A picture is supposed to be worth 1000 words, but if that picture is being incorrectly interpreted, then that’s 1000 wrong words that need to be explained. This is apparently the case with emojis as well, which were once supposed to be the savior of electronic communication by giving people a whole range of faces with different expressions to more succinctly communicate moods. After all, if a face has tears coming out of its eyes, it’s likely that a sad moment has occurred, and tears can usually get the point across.
Unfortunately, in the same way that different cultures don’t always communicate with each other in the same way even if they use the same language, different hardware can do the same thing. While the Apple iOS and Android operating systems make up the vast majority of phones used for communicating on the planet, apparently someone forgot to ensure the emojis were interpreted exactly the same, and this has been causing some problems.
A Smile Becomes A Grimace
The culprit in this problem is “Unicode,” the computer industry standard for text and characters. Unicode has been programmed to recognize emojis; however, it only understands the code and description for what an emoji is supposed to represent, it does not actually know what the image corresponding to this description is.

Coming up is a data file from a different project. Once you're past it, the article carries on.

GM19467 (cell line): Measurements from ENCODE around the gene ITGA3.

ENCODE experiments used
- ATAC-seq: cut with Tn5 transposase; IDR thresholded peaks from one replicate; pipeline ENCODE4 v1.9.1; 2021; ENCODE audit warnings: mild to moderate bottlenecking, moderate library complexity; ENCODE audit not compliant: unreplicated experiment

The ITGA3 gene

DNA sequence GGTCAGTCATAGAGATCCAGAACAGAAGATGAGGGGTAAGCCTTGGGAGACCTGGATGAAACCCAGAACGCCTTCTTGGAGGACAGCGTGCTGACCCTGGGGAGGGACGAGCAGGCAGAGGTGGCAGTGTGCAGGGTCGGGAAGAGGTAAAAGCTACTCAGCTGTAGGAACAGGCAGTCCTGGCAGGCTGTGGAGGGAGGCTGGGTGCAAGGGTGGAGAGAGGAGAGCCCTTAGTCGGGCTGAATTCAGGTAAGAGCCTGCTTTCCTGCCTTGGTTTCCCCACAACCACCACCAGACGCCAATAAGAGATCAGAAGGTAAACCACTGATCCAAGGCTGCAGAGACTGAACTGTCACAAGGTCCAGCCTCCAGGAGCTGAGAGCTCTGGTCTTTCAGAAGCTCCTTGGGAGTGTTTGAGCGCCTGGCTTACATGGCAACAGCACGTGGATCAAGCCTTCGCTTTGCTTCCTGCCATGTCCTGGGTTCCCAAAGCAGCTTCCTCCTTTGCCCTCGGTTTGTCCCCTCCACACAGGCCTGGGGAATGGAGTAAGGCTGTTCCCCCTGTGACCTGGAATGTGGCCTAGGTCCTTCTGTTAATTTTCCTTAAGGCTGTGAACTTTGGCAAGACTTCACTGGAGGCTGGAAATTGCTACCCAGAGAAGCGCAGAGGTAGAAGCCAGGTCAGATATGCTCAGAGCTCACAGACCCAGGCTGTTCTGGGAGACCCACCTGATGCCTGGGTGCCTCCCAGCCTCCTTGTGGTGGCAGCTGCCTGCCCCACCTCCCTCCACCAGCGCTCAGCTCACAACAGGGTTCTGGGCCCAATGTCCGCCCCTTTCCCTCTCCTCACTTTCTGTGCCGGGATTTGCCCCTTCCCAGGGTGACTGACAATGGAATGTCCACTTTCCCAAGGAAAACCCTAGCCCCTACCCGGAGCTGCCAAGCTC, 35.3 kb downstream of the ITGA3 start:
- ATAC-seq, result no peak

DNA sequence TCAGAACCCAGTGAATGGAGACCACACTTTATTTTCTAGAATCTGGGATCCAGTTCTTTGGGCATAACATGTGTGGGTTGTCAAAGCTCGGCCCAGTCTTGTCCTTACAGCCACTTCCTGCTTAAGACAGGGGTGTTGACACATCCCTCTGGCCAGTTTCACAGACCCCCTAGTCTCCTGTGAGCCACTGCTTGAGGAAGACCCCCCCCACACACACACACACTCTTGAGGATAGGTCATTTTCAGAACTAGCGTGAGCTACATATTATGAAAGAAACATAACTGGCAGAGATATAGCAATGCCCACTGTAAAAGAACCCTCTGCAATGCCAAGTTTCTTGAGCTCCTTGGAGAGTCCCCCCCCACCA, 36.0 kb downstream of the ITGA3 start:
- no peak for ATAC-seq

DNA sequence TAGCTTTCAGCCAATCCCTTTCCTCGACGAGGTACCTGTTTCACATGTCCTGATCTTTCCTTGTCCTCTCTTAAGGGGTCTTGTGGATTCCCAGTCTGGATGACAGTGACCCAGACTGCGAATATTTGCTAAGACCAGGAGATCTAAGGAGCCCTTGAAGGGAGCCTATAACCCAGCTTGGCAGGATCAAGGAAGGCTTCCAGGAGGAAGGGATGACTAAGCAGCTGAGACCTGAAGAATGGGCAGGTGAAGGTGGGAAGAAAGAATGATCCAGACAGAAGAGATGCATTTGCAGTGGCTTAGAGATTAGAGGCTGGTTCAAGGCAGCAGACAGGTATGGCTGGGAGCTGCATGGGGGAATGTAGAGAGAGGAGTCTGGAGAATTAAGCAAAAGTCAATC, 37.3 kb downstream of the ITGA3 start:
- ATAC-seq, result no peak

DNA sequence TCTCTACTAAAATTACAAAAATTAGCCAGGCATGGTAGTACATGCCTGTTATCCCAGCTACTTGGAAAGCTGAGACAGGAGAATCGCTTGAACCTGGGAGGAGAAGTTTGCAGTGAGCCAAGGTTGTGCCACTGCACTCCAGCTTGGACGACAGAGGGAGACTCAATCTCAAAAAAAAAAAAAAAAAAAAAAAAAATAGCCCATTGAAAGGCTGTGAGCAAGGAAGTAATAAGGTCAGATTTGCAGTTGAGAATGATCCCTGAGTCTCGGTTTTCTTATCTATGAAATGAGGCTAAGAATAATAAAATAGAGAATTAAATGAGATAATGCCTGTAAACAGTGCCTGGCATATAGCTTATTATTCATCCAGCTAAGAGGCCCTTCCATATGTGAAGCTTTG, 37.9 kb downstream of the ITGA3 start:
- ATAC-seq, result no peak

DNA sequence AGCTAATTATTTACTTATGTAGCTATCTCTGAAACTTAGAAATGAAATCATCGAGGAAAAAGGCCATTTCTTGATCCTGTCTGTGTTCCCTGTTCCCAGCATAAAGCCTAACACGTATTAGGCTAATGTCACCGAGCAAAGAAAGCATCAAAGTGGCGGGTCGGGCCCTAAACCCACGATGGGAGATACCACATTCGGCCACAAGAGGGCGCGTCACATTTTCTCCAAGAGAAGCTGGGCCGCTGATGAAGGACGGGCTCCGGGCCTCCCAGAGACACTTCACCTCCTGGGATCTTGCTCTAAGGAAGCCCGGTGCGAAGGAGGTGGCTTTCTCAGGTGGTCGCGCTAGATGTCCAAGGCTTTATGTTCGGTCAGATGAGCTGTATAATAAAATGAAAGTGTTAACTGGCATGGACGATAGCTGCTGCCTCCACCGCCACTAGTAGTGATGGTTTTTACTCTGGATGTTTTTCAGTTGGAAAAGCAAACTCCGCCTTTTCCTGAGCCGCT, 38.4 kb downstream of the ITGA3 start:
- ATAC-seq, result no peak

This has become a problem between users of Apple and Android phones because while the emojis are similar in appearance, they are not exact. And in at least one case, they are wildly off in their interpretation. The “grinning face with smiling eyes” emoji is the culprit in this case, at least for users of Apple products.
The “grinning face with smiling eyes” looks very different from platform to platform, and while designs for the emoji seem fairly straightforward on Google/Android, Samsung, and LG products, this same face looks almost like a painful or sarcastic grimace on Apple devices.
To test these differences, the University of Minnesota’s GroupLens Lab conducted an experiment showing people the same emojis on different devices and they found that some of the graphics could have very different interpretations. This was particularly true of the “grinning face with smiling eyes” on Apple devices, which had a significant percentage of people mistaking it for distress or sarcasm.
This means that in a situation where someone sends a message with this emoji on an Android device with the remark, “I just finished my date,” an Apple recipient would see that grimace and jump to the conclusion that it was a painful experience the sender is now glad is over, and might respond in kind. Of course, if the sender is using an Android device, there would now be a lot of confusion as to why the responder said “I’m really sorry to hear that, you have to tell how badly it went later.”
This just goes to show that even in the digital world, there can be miscommunication even with something as simple as emojis. When the stakes are high, be sure to rely on a translation partner that will ensure your message is accurately translated.